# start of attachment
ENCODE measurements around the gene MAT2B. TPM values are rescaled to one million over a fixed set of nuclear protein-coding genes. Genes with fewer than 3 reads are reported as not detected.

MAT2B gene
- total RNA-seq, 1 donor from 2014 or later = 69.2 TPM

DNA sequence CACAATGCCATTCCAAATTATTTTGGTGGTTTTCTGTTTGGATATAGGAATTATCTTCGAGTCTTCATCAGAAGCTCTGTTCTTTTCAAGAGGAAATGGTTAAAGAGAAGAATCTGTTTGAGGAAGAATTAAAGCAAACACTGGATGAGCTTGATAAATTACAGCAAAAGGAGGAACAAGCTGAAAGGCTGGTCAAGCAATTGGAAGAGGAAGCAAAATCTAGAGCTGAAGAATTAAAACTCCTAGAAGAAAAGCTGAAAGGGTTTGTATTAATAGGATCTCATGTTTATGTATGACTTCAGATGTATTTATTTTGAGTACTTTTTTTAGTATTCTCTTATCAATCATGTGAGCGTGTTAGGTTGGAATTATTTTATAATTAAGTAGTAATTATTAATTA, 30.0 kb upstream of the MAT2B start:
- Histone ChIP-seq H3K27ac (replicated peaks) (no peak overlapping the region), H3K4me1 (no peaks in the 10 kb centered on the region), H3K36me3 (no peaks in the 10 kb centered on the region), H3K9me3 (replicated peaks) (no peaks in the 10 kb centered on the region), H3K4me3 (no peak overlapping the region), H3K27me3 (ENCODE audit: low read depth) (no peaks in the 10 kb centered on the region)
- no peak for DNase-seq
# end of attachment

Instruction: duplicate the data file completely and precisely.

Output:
ENCODE measurements around the gene MAT2B. TPM values are rescaled to one million over a fixed set of nuclear protein-coding genes. Genes with fewer than 3 reads are reported as not detected.

MAT2B gene
- total RNA-seq, 1 donor from 2014 or later = 69.2 TPM

DNA sequence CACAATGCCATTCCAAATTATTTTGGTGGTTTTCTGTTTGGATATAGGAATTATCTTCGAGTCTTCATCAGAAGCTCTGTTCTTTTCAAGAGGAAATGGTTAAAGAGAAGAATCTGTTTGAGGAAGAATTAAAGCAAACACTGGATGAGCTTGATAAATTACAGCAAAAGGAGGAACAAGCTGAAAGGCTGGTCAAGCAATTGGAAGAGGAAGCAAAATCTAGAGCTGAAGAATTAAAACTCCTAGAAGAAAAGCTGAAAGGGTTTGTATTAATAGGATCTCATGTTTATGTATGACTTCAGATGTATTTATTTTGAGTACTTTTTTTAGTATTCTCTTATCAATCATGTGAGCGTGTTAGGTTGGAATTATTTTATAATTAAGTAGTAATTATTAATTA, 30.0 kb upstream of the MAT2B start:
- Histone ChIP-seq H3K27ac (replicated peaks) (no peak overlapping the region), H3K4me1 (no peaks in the 10 kb centered on the region), H3K36me3 (no peaks in the 10 kb centered on the region), H3K9me3 (replicated peaks) (no peaks in the 10 kb centered on the region), H3K4me3 (no peak overlapping the region), H3K27me3 (ENCODE audit: low read depth) (no peaks in the 10 kb centered on the region)
- no peak for DNase-seq